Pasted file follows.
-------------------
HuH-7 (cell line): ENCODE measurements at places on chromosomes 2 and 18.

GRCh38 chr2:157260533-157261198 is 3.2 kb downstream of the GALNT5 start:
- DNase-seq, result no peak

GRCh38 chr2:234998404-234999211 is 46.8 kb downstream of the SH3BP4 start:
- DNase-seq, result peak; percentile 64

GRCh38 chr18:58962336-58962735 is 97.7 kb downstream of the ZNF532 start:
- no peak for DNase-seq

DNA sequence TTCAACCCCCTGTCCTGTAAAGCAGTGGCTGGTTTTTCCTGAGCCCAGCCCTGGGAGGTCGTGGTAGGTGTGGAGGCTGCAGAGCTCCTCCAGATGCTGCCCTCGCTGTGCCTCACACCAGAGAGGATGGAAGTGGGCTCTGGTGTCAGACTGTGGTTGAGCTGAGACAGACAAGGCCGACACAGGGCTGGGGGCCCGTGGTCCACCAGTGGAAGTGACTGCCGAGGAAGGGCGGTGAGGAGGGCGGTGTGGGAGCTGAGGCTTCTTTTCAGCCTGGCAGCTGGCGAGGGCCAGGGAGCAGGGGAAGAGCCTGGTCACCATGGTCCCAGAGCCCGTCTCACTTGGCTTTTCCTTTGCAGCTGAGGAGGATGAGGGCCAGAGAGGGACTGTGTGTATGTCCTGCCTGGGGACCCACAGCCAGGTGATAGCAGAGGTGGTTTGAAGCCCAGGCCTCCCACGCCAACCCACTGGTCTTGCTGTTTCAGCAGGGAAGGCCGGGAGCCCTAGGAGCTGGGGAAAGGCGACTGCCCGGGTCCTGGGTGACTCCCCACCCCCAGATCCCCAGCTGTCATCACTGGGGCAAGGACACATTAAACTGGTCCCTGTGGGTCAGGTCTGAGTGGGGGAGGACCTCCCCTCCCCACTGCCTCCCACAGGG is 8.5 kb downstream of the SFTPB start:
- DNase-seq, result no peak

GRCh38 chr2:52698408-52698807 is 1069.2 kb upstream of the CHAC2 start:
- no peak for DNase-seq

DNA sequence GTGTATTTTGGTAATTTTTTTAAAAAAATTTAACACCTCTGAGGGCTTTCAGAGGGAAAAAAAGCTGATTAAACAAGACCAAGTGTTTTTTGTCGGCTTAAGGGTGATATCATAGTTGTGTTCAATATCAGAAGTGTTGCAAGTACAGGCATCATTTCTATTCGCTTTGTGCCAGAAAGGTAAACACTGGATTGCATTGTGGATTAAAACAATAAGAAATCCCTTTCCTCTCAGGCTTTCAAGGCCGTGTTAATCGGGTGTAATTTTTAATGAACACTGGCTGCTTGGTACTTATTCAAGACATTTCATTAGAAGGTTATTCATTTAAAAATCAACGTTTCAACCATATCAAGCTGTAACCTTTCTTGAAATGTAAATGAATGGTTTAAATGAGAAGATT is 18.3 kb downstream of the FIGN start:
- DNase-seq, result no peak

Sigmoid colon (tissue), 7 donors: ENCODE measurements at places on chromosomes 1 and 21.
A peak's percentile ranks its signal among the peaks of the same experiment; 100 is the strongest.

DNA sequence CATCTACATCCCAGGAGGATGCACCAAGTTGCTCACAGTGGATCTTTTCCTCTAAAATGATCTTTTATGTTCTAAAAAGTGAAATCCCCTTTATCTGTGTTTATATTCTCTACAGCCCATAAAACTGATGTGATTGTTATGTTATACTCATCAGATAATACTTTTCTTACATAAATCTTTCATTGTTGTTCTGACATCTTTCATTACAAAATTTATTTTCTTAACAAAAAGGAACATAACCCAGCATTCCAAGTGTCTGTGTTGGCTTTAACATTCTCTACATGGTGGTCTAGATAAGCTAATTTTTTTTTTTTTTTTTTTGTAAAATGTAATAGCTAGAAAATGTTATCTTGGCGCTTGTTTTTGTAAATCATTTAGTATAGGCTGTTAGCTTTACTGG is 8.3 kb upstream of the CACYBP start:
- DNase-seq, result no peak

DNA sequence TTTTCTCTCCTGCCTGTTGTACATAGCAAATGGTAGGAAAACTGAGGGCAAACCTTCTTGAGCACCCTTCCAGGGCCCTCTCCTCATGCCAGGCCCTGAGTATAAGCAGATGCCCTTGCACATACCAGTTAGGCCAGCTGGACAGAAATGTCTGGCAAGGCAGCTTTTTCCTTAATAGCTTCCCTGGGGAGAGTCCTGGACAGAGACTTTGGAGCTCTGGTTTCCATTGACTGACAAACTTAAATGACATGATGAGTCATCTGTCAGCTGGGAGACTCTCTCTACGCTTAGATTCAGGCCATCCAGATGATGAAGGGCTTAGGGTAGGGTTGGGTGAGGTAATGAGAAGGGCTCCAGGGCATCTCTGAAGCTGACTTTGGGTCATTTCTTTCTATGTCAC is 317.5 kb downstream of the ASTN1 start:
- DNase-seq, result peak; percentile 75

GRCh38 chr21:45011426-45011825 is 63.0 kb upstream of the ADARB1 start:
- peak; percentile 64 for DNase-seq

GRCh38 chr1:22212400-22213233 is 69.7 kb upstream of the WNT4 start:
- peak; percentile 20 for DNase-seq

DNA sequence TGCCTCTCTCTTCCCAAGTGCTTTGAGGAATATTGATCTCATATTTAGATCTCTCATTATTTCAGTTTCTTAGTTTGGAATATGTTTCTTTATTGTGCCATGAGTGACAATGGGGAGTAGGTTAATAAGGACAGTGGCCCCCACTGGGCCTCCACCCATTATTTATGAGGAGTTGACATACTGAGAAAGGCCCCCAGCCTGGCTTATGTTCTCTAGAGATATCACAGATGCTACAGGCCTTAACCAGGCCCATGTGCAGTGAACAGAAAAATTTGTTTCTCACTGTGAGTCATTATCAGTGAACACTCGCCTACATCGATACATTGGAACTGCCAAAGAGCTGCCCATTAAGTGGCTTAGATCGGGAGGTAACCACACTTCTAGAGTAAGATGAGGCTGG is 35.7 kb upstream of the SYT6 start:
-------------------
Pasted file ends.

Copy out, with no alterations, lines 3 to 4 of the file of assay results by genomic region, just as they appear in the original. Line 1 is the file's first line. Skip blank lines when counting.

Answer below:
- DNase-seq, result no peak

GRCh38 chr2:234998404-234999211 is 46.8 kb downstream of the SH3BP4 start: